Dr. Bruce Bode talks with Diabetes in Control Publisher Steve Freed during the ADA 77th Scientific Session in San Diego about what’s next in the efforts to perfect the artificial pancreas.
Dr. Bruce Bode, MD, FACE is a professor of medicine at Emory University School of Medicine in Atlanta, GA. He has a strong affinity for working with children and young adults with diabetes and is considered one of the leading experts in the world on insulin delivery and glucose sensing. He is very active in clinical research on new diabetes products including pharmacological agents to prevent diabetes and control glucose and new insulins and glucose sensors.
Transcript of this video segment:
Steve Freed: What if you had a young patient with type 2 diabetes and you think it would be appropriate to have his average below 120mg/dL? Right now I understand that the base level is now set at 120mg/dl. and cannot be changed?
Dr. Bode: So, as of right now, the next step, as you know people are frustrated being 120, you came in your A1C was 6, we allowed people in at 5 into this trial. They’d say, “I used to wake up at 80, but now I’m waking up at 110 or 115 and I don’t like that.” But I said, how about your lows? “I don’t have those anymore but I really want to wake up at 90 again.” Well, it’s going to be hard to wake up at 90. The next trial, where they’re making changes to the obviously there were bugs in the original software and those are hopefully cleaned up. The next step is sponsored by NIH, it’s called 690G versus 670G. The 690G is they’re putting in some fuzzy logic, known as MD logic, it’s how we prescribe meds and how we treat patients, it’s fuzzy, to the outsider. This is an Israeli algorithm. What they did, is if say you didn’t cover enough for your meal, you miss your meal, it will give you an auto-correction, continually trying to get it down to 120. Anytime, it’s always trying to get it down, even a correction bolus is down to 120, where now it’s at 150 when you give a correction bolus pricking your figure. Then they have some other fuzzy logic in there that maybe can be a little more aggressive but still right now at 120. If they want to go lower than 120, they’re going to have to go back and develop and go to the FDA and say we’re going to try this lower level. I think eventually it’s going to happen.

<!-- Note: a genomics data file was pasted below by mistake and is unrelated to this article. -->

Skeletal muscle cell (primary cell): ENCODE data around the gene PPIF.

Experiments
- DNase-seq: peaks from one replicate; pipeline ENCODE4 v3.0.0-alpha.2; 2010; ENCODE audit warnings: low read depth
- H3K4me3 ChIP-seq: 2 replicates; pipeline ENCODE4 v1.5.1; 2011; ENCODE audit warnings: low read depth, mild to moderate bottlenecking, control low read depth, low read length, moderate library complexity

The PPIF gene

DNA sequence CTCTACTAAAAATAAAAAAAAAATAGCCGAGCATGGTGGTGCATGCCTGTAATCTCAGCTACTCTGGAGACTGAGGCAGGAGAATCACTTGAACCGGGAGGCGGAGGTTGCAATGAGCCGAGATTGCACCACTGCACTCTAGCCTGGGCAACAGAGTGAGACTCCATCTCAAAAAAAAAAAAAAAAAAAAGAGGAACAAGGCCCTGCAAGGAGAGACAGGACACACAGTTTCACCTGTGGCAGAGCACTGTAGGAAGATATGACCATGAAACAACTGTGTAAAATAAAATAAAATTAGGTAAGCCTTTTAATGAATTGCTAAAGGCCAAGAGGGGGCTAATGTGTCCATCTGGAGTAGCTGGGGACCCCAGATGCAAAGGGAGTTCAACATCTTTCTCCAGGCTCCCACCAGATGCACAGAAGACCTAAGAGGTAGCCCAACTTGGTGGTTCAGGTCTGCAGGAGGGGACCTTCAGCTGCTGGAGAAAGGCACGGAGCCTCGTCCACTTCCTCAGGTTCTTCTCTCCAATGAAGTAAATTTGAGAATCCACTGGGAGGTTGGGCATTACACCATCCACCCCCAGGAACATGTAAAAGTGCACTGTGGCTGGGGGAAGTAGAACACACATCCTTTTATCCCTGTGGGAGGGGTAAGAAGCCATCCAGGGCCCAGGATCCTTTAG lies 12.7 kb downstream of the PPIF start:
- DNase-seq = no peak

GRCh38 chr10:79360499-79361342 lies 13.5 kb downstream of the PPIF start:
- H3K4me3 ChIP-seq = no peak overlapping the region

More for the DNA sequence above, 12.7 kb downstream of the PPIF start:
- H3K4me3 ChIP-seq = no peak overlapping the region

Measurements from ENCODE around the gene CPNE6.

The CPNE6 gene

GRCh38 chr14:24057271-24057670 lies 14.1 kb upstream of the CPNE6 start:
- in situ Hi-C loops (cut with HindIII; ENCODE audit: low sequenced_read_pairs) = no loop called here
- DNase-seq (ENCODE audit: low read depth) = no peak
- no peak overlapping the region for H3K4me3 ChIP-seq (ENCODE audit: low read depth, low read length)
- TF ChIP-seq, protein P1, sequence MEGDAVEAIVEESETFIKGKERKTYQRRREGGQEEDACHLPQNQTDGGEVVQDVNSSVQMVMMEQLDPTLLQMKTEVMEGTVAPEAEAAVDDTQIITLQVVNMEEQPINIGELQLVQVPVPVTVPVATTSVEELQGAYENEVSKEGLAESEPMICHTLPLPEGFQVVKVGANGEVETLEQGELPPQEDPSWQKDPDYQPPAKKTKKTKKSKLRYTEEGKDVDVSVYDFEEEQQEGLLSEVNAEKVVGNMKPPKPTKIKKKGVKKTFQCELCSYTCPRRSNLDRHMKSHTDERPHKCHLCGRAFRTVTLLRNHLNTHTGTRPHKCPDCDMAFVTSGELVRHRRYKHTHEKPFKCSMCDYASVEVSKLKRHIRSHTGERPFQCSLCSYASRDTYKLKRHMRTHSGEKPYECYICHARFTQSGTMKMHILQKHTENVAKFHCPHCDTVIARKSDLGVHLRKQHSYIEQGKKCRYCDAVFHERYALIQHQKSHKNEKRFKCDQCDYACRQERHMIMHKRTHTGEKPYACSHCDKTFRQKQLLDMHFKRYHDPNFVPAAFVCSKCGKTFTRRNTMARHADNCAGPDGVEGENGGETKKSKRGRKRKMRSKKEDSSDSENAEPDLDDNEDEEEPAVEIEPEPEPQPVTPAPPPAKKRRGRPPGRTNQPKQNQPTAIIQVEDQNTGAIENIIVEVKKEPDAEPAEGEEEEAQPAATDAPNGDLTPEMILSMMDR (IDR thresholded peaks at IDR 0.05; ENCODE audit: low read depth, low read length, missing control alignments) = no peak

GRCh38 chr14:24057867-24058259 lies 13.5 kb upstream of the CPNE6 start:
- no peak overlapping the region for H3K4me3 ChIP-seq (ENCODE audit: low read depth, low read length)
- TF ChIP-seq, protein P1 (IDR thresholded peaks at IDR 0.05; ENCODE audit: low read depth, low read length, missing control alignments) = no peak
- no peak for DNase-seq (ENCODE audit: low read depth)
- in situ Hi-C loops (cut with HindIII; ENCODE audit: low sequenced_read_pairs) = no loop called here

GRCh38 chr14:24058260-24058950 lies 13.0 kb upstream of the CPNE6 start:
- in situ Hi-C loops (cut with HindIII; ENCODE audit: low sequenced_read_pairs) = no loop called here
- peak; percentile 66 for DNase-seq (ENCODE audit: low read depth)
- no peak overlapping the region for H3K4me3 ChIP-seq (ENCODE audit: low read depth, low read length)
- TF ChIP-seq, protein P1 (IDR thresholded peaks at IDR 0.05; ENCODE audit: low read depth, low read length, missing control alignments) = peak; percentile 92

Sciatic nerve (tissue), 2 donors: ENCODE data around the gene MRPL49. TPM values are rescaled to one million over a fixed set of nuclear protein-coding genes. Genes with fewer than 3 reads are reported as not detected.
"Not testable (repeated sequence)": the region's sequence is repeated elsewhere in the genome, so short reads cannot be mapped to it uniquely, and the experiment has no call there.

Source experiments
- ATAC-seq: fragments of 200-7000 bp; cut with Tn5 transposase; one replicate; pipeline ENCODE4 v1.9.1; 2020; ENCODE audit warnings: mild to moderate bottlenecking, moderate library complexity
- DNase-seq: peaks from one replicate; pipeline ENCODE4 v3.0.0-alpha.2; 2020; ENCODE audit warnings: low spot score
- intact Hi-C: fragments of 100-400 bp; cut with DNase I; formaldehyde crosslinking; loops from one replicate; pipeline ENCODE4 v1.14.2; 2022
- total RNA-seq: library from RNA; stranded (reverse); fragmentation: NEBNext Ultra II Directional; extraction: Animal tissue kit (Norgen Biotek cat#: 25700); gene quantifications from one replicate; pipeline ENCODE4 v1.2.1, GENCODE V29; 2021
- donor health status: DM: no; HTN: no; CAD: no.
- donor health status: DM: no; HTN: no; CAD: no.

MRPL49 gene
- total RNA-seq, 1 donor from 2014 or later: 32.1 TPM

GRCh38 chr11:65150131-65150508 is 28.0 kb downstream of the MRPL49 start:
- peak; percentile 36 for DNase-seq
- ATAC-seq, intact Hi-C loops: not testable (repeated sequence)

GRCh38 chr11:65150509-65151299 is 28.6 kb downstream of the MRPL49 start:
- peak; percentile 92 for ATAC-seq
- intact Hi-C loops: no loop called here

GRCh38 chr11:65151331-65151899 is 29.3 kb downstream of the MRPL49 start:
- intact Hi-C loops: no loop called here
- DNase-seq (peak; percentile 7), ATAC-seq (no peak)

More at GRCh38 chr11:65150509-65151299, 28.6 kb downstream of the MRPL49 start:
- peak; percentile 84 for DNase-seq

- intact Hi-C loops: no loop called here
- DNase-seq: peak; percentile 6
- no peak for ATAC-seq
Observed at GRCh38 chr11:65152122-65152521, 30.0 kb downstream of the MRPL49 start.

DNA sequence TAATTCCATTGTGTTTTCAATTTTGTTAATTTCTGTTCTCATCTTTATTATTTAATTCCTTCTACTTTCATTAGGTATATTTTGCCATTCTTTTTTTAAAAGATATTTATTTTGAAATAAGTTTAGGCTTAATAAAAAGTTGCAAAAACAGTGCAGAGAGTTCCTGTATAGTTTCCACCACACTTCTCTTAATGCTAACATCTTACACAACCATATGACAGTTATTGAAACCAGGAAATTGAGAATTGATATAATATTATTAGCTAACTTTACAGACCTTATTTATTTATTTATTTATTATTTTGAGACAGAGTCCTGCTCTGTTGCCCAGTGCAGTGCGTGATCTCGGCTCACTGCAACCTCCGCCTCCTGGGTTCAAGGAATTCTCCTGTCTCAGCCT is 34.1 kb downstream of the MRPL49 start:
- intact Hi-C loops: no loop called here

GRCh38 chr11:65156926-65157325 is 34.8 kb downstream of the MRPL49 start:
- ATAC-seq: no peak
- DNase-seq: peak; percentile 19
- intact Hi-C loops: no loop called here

Steve Freed: Because 120 isn’t good for every single person.
Dr. Bode: No, and obviously the one contraindication to this is pregnancy. You want to be 80 to 90 fasting. Obviously if you get pregnant and you’re on this, you go back into manual mode, you can still wear the pump, but you need to have the sensor. You have this ability to suspend glucose before a low happens. That would be very beneficial also in pregnancy.